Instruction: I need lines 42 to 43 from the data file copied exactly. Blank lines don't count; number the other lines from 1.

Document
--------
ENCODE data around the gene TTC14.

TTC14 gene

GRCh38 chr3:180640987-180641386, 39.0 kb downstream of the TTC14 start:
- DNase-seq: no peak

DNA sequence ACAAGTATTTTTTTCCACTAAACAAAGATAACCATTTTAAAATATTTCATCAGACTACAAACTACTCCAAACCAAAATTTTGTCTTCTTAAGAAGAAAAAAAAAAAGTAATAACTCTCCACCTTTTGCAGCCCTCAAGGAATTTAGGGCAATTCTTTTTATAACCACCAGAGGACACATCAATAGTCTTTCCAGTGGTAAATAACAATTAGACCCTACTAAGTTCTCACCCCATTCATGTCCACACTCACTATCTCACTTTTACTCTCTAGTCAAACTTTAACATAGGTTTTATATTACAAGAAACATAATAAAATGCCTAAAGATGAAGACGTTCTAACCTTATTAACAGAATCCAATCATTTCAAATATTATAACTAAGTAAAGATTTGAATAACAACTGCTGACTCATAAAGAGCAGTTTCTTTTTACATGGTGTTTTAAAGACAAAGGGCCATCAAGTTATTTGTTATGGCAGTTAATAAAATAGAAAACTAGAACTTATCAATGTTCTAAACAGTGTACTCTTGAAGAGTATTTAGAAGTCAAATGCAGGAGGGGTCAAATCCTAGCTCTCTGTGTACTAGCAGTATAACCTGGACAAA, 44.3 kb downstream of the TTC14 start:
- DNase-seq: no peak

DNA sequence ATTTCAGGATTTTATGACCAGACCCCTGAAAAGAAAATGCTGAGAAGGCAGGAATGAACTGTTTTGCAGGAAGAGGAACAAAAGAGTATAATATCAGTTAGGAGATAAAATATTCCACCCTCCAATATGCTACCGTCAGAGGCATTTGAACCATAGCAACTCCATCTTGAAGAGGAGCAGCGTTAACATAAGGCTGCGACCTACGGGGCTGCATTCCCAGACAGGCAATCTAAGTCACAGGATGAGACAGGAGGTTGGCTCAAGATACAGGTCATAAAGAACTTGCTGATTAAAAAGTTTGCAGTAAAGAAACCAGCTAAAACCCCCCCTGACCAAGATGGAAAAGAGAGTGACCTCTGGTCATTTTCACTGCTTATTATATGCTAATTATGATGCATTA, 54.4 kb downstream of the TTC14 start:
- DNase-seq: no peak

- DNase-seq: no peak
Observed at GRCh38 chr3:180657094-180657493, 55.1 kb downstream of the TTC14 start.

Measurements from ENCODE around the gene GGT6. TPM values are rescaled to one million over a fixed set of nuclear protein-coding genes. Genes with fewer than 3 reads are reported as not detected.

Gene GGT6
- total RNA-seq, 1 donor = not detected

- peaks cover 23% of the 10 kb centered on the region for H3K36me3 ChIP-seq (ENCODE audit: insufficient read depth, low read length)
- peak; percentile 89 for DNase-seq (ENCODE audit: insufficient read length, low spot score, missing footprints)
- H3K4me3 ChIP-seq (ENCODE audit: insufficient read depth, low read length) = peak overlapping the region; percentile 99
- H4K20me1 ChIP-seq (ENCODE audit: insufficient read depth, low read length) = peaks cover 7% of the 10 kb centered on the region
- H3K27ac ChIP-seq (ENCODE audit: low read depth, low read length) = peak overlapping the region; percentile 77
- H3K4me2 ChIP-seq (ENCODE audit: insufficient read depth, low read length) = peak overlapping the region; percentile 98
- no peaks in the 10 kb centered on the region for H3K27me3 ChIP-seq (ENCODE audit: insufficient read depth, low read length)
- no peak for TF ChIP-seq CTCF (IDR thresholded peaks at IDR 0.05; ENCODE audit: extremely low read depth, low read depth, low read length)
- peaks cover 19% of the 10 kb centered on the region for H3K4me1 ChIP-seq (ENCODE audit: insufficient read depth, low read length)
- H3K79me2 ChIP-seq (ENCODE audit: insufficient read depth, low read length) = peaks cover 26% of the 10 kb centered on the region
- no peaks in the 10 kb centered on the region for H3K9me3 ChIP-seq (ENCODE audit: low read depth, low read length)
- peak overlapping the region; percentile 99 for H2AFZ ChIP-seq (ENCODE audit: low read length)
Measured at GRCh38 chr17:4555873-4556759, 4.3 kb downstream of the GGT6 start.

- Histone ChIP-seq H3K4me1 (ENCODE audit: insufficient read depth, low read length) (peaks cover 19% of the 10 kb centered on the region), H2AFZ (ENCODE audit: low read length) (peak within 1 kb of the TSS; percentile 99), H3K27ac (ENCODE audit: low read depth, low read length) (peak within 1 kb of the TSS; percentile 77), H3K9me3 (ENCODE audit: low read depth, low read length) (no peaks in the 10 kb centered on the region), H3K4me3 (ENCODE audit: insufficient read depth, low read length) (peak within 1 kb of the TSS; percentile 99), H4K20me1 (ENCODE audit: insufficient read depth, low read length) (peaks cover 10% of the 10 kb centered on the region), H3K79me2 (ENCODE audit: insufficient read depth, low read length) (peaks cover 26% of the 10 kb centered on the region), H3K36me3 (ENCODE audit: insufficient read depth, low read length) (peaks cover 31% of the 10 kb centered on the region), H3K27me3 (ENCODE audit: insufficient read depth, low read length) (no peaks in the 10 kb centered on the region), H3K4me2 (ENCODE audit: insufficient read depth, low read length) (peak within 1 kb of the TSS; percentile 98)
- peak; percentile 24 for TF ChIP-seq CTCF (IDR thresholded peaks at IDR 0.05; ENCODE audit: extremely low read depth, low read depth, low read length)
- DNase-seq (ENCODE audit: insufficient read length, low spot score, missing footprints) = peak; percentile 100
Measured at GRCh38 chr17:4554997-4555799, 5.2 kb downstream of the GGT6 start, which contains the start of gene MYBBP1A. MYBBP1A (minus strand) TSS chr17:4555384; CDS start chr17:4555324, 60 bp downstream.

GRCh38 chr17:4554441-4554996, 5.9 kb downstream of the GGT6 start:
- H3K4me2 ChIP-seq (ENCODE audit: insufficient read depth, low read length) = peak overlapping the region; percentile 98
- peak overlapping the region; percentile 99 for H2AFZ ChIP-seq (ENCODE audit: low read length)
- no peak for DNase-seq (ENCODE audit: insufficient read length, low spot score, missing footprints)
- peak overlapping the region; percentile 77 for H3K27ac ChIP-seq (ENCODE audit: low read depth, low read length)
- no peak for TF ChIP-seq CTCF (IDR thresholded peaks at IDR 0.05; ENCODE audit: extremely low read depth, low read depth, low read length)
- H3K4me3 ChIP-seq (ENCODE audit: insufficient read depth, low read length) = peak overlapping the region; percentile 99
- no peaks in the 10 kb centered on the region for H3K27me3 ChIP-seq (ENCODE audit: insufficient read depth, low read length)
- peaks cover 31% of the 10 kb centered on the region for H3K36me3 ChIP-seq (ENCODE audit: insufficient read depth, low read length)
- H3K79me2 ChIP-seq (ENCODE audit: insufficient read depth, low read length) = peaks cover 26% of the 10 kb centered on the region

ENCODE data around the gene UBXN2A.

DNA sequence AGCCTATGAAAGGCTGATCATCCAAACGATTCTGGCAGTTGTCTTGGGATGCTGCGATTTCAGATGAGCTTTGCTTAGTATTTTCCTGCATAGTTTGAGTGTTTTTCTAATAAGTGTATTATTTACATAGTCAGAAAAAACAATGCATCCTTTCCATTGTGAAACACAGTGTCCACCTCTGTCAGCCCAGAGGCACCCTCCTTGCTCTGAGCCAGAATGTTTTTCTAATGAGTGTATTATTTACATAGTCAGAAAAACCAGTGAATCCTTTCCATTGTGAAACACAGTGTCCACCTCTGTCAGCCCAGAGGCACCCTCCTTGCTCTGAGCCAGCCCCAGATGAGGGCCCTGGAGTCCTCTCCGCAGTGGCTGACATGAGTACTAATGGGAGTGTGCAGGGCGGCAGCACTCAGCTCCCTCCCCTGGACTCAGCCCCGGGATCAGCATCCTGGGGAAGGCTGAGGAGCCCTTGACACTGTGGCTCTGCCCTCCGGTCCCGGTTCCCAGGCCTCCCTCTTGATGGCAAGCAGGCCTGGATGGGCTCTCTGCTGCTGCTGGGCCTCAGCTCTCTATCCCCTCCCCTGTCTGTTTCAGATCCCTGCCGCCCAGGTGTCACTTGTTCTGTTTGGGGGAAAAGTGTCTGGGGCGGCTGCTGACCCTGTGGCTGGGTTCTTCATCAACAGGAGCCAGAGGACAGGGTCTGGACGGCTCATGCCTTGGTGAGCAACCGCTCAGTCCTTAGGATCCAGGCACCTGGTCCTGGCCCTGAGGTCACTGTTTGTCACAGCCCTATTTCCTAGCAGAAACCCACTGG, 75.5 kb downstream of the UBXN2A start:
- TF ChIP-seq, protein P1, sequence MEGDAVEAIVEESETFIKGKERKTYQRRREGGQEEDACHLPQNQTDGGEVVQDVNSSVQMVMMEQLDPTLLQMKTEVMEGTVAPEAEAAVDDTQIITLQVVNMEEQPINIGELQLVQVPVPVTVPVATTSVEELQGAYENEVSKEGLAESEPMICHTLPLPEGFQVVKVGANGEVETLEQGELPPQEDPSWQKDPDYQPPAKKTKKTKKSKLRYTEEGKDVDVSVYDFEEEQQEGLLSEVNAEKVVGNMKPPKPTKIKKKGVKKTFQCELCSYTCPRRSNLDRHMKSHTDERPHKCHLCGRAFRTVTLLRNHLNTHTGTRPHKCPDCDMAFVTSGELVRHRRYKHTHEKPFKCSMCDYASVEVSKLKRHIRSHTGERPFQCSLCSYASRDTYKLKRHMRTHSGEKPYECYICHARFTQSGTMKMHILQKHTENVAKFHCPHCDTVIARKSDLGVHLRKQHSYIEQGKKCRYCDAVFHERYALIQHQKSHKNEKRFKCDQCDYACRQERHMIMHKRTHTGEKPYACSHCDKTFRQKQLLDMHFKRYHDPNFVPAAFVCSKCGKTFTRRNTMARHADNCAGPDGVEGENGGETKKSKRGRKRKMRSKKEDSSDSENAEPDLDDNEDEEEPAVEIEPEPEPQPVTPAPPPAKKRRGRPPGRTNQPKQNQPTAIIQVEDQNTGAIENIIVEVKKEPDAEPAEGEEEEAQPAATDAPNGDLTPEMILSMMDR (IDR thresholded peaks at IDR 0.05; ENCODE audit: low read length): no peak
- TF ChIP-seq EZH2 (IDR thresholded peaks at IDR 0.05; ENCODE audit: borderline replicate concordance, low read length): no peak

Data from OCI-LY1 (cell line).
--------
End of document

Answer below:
DNA sequence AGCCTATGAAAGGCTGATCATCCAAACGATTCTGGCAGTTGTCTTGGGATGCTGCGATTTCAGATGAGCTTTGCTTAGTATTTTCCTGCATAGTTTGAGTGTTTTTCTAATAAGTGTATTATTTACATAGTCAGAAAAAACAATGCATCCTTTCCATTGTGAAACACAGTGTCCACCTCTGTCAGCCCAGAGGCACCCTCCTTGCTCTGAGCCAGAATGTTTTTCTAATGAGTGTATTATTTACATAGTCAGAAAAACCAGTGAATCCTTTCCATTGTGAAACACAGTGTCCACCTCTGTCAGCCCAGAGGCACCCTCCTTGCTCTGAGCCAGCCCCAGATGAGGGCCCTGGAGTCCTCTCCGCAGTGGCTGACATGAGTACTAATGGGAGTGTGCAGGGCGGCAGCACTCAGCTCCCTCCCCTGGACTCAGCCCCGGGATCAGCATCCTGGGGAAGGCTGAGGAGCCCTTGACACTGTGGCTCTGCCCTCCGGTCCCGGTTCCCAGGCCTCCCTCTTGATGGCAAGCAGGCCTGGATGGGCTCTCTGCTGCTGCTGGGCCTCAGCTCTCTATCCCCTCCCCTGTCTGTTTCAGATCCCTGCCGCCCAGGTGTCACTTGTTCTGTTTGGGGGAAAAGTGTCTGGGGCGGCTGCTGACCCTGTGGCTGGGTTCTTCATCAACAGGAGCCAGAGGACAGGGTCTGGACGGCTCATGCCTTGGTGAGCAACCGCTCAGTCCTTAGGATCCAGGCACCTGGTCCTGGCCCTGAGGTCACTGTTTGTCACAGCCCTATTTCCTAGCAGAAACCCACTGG, 75.5 kb downstream of the UBXN2A start:
- TF ChIP-seq, protein P1, sequence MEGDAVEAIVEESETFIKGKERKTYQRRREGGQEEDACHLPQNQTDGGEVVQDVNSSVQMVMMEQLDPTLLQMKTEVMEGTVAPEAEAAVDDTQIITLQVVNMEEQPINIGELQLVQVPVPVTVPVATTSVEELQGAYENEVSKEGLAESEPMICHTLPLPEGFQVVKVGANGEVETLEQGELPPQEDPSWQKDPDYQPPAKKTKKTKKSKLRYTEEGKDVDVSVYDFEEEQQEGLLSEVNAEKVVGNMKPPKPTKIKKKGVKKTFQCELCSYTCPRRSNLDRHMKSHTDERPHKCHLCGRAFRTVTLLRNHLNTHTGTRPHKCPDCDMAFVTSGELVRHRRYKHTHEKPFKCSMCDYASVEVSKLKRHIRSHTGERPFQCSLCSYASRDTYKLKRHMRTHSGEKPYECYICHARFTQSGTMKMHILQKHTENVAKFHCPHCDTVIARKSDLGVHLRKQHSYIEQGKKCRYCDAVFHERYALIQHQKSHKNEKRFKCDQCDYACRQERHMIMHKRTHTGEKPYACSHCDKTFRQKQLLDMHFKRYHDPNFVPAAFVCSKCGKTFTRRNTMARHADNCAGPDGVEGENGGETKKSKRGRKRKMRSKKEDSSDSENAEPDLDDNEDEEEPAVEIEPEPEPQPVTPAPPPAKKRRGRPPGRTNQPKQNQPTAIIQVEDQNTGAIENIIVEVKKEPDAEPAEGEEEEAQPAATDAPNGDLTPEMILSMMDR (IDR thresholded peaks at IDR 0.05; ENCODE audit: low read length): no peak